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Scientists discover that Greenland Sharks can live to be more than 400 years old

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posted on Aug, 11 2016 @ 10:34 PM
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We tend to think of vertebrates as living about as long as we do, give or take 50 to 100 years. Marine species are likely to be very long-lived, but determining their age is particularly difficult. Nielsen et al. used the pulse of carbon-14 produced by nuclear tests in the 1950s—specifically, its incorporation into the eye during development—to determine the age of Greenland sharks. This species is large yet slow-growing. The oldest of the animals that they sampled had lived for nearly 400 years, and they conclude that the species reaches maturity at about 150 years of age.




ABSTRACT
The Greenland shark (Somniosus microcephalus), an iconic species of the Arctic Seas, grows slowly and reaches >500 centimeters (cm) in total length, suggesting a life span well beyond those of other vertebrates. Radiocarbon dating of eye lens nuclei from 28 female Greenland sharks (81 to 502 cm in total length) revealed a life span of at least 272 years. Only the smallest sharks (220 cm or less) showed signs of the radiocarbon bomb pulse, a time marker of the early 1960s. The age ranges of prebomb sharks (reported as midpoint and extent of the 95.4% probability range) revealed the age at sexual maturity to be at least 156 ± 22 years, and the largest animal (502 cm) to be 392 ± 120 years old. Our results show that the Greenland shark is the longest-lived vertebrate known, and they raise concerns about species conservation.

SOURCE
edit on 11-8-2016 by logicsoda because: (no reason given)




posted on Aug, 11 2016 @ 10:37 PM
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I saw a brief article about this somewhere earlier, and I think it's incredible. 400 years is a very long time.

S&F
edit on 8/11/2016 by AdmireTheDistance because: (no reason given)



posted on Aug, 11 2016 @ 10:37 PM
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a reply to: logicsoda

That is actually very exciting. I had no idea anything lived that long.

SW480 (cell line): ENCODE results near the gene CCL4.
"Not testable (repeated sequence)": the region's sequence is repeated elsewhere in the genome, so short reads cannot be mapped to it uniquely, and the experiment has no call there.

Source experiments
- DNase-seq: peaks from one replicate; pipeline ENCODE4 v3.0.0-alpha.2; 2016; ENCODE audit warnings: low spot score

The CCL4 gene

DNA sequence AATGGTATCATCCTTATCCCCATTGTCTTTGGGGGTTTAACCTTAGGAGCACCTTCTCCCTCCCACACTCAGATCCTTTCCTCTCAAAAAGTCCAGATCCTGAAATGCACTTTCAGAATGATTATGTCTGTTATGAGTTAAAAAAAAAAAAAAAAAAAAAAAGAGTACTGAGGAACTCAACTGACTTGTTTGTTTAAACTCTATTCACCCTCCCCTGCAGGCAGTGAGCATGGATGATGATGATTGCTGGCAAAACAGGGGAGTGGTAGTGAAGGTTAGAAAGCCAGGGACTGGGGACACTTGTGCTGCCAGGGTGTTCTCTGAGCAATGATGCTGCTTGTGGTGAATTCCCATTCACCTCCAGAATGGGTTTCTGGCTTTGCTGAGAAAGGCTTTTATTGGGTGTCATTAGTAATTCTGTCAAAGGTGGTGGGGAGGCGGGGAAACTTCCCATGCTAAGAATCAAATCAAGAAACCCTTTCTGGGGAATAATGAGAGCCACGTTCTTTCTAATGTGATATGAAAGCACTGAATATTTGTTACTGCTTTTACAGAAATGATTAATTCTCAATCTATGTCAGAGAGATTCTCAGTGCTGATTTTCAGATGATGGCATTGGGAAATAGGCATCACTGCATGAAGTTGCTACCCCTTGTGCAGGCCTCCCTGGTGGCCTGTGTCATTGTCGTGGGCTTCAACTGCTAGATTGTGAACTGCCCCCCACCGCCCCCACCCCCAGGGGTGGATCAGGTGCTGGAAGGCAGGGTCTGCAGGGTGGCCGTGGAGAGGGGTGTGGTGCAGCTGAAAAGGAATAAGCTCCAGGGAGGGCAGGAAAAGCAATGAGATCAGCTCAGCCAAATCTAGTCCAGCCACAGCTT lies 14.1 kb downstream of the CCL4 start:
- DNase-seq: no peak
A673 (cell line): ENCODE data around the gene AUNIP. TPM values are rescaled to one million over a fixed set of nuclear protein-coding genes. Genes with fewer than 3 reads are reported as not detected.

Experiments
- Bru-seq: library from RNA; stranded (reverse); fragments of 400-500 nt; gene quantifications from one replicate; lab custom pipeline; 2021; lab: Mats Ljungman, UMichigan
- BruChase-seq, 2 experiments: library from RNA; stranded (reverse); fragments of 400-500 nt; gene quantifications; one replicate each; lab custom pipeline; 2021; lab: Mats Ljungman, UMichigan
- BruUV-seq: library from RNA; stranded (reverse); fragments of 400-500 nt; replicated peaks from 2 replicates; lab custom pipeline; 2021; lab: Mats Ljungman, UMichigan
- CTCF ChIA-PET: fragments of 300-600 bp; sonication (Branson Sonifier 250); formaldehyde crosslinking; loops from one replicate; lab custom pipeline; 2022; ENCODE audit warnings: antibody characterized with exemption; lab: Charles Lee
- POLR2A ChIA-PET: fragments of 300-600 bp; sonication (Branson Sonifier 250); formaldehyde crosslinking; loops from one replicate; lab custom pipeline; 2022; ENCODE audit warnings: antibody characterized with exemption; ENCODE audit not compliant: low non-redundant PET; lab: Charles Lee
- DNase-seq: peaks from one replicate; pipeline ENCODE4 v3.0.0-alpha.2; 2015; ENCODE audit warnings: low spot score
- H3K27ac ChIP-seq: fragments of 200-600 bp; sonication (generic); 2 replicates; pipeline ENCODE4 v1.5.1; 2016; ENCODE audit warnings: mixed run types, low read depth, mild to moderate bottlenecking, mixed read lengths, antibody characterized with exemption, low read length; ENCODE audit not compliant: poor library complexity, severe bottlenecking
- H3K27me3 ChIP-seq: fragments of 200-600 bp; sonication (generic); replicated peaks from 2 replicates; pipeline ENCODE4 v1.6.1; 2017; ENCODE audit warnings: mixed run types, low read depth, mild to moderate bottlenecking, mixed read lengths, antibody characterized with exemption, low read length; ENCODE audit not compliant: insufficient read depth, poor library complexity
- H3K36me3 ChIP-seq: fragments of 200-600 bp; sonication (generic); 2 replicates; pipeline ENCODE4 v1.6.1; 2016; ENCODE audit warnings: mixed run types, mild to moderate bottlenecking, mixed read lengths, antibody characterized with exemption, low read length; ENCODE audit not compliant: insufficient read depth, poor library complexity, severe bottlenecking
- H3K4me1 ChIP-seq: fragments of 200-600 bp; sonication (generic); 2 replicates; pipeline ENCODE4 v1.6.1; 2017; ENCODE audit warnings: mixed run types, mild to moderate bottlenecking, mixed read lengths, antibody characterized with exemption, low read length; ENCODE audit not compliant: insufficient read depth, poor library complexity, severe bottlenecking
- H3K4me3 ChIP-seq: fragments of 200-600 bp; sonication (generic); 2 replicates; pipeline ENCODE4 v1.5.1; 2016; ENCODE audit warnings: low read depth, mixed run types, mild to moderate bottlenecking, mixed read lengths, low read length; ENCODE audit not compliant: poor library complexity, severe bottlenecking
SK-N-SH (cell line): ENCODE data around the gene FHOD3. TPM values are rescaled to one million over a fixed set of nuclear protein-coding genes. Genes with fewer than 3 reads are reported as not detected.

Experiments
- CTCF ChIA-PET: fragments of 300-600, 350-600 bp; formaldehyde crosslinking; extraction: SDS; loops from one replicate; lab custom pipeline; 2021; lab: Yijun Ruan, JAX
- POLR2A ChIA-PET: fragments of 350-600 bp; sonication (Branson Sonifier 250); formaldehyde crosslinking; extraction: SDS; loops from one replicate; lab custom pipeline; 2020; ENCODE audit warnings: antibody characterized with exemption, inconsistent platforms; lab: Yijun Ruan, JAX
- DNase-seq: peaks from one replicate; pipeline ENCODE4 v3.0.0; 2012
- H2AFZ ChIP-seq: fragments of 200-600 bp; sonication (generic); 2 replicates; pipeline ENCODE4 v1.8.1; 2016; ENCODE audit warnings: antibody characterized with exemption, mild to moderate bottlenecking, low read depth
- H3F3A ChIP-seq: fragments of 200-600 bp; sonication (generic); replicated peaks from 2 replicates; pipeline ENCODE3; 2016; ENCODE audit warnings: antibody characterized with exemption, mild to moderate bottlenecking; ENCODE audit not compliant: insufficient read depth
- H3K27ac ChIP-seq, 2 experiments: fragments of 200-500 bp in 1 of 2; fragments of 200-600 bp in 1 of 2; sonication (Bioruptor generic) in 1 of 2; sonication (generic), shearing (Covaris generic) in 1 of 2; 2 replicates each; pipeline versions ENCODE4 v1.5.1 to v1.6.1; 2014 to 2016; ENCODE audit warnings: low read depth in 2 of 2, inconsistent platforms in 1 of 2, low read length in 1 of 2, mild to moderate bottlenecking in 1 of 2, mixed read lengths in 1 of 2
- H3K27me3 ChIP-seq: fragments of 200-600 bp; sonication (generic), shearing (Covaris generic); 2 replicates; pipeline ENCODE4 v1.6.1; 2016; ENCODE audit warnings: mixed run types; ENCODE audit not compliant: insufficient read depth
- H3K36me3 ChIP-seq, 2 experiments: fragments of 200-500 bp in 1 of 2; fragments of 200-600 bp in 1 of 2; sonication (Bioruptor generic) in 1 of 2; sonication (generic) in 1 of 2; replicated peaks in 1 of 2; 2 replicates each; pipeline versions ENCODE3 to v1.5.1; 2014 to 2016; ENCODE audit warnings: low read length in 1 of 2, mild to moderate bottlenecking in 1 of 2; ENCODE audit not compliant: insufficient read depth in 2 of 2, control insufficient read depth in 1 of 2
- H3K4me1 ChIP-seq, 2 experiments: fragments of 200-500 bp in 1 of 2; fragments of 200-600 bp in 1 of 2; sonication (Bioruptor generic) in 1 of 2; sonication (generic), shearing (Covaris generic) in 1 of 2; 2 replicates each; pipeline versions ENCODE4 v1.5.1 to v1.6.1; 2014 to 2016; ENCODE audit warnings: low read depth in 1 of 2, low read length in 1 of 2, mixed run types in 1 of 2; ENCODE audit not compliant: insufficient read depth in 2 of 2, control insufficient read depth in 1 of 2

posted on Aug, 11 2016 @ 10:45 PM
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originally posted by: IAMTAT
a reply to: logicsoda

That is actually very exciting. I had no idea anything lived that long.

Nor did I. Research into the genes responsible for aging in these sharks could possibly have some amazing implications for humans in terms of aging. I think it'll be interesting to see the research that is conducted as a result of this finding.
edit on 11-8-2016 by logicsoda because: (no reason given)

edit on 11-8-2016 by logicsoda because: (no reason given)



posted on Aug, 11 2016 @ 10:46 PM
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sharks are indeed fascinating
thats quite remarkable.

maybe this will lead to more empirical data as to how sharks are also immune to cancer amongst other ailments which otherwise cripples any other species.



posted on Aug, 12 2016 @ 03:05 AM
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Wow, pretty crazy when you think about it, that shark would have been born in 1616, a few yrs before the Mayflower landed in America. No doubt that it's seen a thing or two over the years.



posted on Aug, 12 2016 @ 05:31 AM
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Thanks you OP, its nice to read some good news before work for once.

That really is insane 400 years. I honestly thought lobsters where the longest living sea animal. I believe I remember reading that lobsters can technology live forever if the dont get ate or get a disease. The problem is telling exactly how old they are I know one has been somehow proven to be in the 120 year old range. And another one that was 3-4 times that ones weight possibly 2000 years old!!

I suggest you check it out. I would post some links, maybe I will later but I have to head to work.

Thank you agian that was a very nice post. S+F from me. It's so refreshing to read something non-political, doom porn.




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